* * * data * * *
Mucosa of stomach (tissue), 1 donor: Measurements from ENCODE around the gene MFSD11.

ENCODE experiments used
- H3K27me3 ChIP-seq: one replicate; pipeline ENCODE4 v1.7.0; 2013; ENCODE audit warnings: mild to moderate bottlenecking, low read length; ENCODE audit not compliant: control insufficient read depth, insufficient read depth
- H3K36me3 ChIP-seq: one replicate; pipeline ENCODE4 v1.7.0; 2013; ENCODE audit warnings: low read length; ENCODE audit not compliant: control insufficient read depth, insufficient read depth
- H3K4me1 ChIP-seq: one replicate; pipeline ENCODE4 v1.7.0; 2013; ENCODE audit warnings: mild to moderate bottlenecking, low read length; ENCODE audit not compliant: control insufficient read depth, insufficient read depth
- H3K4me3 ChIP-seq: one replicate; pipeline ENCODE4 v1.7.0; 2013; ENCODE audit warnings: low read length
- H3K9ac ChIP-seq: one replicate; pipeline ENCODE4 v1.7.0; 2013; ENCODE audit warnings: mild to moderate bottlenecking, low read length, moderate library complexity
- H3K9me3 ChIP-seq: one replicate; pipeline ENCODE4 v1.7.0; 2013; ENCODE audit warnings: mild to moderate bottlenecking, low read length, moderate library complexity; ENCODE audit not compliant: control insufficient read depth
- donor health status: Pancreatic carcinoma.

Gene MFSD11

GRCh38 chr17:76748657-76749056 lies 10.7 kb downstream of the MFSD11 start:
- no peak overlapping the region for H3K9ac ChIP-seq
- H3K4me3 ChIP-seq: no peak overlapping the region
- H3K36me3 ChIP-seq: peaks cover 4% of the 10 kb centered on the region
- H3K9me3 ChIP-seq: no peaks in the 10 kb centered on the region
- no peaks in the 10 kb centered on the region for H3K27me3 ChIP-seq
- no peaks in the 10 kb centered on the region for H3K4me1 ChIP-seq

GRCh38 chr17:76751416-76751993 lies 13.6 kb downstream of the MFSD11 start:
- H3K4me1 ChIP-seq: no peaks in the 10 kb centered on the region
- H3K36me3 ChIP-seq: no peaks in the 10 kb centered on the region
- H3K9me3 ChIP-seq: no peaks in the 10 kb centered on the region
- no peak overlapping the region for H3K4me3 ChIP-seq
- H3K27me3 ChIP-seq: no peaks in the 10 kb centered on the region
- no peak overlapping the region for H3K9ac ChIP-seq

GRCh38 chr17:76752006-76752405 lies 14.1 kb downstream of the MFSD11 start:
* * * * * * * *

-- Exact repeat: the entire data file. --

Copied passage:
Mucosa of stomach (tissue), 1 donor: Measurements from ENCODE around the gene MFSD11.

ENCODE experiments used
- H3K27me3 ChIP-seq: one replicate; pipeline ENCODE4 v1.7.0; 2013; ENCODE audit warnings: mild to moderate bottlenecking, low read length; ENCODE audit not compliant: control insufficient read depth, insufficient read depth
- H3K36me3 ChIP-seq: one replicate; pipeline ENCODE4 v1.7.0; 2013; ENCODE audit warnings: low read length; ENCODE audit not compliant: control insufficient read depth, insufficient read depth
- H3K4me1 ChIP-seq: one replicate; pipeline ENCODE4 v1.7.0; 2013; ENCODE audit warnings: mild to moderate bottlenecking, low read length; ENCODE audit not compliant: control insufficient read depth, insufficient read depth
- H3K4me3 ChIP-seq: one replicate; pipeline ENCODE4 v1.7.0; 2013; ENCODE audit warnings: low read length
- H3K9ac ChIP-seq: one replicate; pipeline ENCODE4 v1.7.0; 2013; ENCODE audit warnings: mild to moderate bottlenecking, low read length, moderate library complexity
- H3K9me3 ChIP-seq: one replicate; pipeline ENCODE4 v1.7.0; 2013; ENCODE audit warnings: mild to moderate bottlenecking, low read length, moderate library complexity; ENCODE audit not compliant: control insufficient read depth
- donor health status: Pancreatic carcinoma.

Gene MFSD11

GRCh38 chr17:76748657-76749056 lies 10.7 kb downstream of the MFSD11 start:
- no peak overlapping the region for H3K9ac ChIP-seq
- H3K4me3 ChIP-seq: no peak overlapping the region
- H3K36me3 ChIP-seq: peaks cover 4% of the 10 kb centered on the region
- H3K9me3 ChIP-seq: no peaks in the 10 kb centered on the region
- no peaks in the 10 kb centered on the region for H3K27me3 ChIP-seq
- no peaks in the 10 kb centered on the region for H3K4me1 ChIP-seq

GRCh38 chr17:76751416-76751993 lies 13.6 kb downstream of the MFSD11 start:
- H3K4me1 ChIP-seq: no peaks in the 10 kb centered on the region
- H3K36me3 ChIP-seq: no peaks in the 10 kb centered on the region
- H3K9me3 ChIP-seq: no peaks in the 10 kb centered on the region
- no peak overlapping the region for H3K4me3 ChIP-seq
- H3K27me3 ChIP-seq: no peaks in the 10 kb centered on the region
- no peak overlapping the region for H3K9ac ChIP-seq

GRCh38 chr17:76752006-76752405 lies 14.1 kb downstream of the MFSD11 start: